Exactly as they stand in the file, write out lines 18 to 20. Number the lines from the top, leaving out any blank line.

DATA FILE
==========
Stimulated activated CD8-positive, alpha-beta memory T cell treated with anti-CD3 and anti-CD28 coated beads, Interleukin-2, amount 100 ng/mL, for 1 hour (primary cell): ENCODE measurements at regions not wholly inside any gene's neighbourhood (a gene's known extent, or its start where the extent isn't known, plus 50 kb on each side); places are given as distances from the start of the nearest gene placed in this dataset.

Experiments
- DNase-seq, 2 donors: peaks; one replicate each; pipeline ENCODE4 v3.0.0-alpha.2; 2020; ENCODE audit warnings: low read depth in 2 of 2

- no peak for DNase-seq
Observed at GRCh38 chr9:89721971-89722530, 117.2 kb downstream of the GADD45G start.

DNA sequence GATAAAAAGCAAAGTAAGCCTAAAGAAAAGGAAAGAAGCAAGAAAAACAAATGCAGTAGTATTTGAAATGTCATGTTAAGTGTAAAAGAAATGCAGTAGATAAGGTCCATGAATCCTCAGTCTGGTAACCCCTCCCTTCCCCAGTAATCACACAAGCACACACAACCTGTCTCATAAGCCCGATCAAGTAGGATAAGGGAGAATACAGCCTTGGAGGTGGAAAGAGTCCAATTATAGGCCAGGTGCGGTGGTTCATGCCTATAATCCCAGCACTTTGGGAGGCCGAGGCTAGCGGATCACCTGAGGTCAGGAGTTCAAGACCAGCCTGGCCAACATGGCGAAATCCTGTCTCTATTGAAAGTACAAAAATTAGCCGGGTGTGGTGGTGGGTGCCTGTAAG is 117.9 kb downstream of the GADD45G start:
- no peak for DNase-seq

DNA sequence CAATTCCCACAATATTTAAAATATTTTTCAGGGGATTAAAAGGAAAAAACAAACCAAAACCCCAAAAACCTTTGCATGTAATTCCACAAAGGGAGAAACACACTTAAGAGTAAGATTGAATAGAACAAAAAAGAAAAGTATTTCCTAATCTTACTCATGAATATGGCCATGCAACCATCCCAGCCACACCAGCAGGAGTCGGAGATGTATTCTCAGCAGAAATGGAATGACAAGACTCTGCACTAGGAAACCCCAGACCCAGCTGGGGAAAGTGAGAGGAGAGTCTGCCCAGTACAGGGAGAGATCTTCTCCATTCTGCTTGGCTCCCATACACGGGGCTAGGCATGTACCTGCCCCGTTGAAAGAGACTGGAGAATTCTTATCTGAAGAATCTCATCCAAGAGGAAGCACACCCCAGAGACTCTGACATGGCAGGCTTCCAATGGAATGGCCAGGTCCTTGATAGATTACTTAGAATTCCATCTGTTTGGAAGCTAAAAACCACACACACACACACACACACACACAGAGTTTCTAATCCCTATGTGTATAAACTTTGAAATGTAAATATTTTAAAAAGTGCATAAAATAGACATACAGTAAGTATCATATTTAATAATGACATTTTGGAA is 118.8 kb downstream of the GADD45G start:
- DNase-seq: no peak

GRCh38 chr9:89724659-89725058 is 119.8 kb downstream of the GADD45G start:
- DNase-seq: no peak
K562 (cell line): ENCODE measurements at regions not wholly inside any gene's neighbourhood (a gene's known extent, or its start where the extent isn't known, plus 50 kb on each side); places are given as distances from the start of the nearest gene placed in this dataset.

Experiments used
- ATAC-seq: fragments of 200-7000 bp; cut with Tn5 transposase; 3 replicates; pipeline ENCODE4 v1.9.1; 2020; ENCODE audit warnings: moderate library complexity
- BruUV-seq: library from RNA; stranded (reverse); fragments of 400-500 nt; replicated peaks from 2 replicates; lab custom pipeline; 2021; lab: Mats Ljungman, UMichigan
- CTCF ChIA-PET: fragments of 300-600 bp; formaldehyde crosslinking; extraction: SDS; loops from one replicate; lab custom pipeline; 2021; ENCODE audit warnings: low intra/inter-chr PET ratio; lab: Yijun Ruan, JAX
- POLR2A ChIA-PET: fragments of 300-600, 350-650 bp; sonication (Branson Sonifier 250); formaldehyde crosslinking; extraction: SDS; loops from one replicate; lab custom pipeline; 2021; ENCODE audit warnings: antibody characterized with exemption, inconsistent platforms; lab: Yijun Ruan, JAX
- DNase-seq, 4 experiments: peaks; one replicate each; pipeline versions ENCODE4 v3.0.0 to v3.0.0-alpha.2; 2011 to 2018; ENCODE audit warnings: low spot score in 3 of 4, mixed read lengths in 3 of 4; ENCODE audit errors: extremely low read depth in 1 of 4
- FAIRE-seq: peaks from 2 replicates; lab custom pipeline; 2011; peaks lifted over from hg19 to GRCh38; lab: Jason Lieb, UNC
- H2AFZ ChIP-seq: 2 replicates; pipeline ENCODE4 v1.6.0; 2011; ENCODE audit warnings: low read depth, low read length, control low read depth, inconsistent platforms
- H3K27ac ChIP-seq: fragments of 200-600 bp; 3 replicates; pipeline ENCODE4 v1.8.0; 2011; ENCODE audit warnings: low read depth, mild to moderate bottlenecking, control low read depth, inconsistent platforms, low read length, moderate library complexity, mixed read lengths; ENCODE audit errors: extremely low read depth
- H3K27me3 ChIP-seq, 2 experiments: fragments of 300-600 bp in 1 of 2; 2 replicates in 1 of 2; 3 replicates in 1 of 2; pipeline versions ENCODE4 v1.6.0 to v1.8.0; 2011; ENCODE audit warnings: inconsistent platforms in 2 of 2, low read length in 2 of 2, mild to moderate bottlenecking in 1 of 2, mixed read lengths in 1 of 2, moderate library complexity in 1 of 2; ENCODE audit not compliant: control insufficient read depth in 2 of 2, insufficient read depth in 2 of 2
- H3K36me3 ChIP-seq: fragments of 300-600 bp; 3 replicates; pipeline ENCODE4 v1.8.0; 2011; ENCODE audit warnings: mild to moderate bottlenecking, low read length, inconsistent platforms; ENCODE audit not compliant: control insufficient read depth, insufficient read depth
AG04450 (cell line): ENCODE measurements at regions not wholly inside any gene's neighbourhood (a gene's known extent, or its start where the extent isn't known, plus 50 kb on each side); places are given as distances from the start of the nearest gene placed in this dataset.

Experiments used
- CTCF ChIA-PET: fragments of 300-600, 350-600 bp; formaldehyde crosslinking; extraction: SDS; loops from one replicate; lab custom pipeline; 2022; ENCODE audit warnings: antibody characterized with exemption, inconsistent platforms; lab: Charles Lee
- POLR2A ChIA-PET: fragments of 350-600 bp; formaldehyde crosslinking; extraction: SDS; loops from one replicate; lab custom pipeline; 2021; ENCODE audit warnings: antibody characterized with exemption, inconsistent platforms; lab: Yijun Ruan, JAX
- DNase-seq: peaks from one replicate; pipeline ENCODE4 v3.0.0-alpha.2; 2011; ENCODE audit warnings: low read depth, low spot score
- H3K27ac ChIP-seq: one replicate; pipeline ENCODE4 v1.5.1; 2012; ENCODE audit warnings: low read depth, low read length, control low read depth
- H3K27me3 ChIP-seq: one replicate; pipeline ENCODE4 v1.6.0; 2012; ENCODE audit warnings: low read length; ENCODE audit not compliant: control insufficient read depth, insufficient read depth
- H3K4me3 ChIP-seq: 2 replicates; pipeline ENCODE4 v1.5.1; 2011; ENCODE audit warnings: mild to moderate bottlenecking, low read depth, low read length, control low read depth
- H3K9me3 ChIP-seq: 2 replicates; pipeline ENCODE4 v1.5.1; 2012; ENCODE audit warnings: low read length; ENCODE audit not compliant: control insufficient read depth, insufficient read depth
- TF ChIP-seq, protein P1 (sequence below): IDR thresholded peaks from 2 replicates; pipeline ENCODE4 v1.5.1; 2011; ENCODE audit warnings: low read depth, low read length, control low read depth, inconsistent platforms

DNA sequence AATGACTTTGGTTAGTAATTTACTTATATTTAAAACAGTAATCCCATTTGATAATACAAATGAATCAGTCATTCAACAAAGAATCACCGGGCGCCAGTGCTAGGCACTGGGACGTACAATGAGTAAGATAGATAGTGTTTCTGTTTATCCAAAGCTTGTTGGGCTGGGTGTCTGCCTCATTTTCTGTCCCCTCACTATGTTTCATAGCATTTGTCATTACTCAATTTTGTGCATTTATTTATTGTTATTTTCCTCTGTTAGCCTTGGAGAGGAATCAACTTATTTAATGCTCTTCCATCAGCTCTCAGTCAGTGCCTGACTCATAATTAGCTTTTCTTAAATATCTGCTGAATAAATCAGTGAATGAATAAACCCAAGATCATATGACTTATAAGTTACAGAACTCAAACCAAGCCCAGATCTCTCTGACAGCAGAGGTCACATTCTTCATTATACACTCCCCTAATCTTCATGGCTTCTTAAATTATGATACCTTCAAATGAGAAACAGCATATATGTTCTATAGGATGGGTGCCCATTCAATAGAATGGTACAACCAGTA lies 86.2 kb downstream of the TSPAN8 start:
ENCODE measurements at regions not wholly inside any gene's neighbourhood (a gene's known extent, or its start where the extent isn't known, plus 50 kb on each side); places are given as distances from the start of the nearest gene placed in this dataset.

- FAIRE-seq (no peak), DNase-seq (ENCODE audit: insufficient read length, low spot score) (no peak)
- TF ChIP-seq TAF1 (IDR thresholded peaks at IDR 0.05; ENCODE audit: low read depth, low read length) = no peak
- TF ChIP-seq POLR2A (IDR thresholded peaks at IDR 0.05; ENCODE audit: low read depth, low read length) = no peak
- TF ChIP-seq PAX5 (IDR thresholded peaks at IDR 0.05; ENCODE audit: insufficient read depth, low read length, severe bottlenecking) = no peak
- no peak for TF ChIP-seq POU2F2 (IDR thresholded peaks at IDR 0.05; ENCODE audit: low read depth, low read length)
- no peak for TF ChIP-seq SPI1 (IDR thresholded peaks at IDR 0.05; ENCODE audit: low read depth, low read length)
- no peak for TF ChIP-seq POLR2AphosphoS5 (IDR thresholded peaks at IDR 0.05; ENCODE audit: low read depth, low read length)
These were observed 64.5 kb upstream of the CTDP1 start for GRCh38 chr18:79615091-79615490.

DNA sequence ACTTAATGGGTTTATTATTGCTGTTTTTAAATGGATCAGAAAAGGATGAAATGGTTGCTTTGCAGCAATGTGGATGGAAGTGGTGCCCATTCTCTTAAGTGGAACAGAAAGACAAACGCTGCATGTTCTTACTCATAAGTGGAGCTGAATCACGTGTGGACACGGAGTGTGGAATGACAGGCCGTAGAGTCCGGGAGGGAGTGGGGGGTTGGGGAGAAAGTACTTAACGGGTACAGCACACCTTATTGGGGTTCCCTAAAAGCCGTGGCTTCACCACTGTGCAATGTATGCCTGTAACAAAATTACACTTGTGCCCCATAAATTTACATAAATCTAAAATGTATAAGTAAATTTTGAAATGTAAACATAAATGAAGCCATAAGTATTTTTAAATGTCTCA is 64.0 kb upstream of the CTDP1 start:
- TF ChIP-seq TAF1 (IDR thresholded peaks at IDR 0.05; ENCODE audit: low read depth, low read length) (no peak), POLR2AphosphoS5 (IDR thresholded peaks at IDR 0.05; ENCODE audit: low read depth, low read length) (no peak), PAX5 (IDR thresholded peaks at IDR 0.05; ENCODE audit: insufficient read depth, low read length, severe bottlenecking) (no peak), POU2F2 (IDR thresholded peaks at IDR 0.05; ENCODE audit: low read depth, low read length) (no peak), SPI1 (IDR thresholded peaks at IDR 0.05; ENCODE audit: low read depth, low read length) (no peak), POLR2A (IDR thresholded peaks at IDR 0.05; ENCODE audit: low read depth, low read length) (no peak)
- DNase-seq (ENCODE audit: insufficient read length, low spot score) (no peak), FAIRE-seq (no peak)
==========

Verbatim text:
- DNase-seq, 4 experiments: peaks; one replicate each; pipeline versions ENCODE4 v3.0.0 to v3.0.0-alpha.2; 2011 to 2018; ENCODE audit warnings: low spot score in 3 of 4, mixed read lengths in 3 of 4; ENCODE audit errors: extremely low read depth in 1 of 4
- FAIRE-seq: peaks from 2 replicates; lab custom pipeline; 2011; peaks lifted over from hg19 to GRCh38; lab: Jason Lieb, UNC
- H2AFZ ChIP-seq: 2 replicates; pipeline ENCODE4 v1.6.0; 2011; ENCODE audit warnings: low read depth, low read length, control low read depth, inconsistent platforms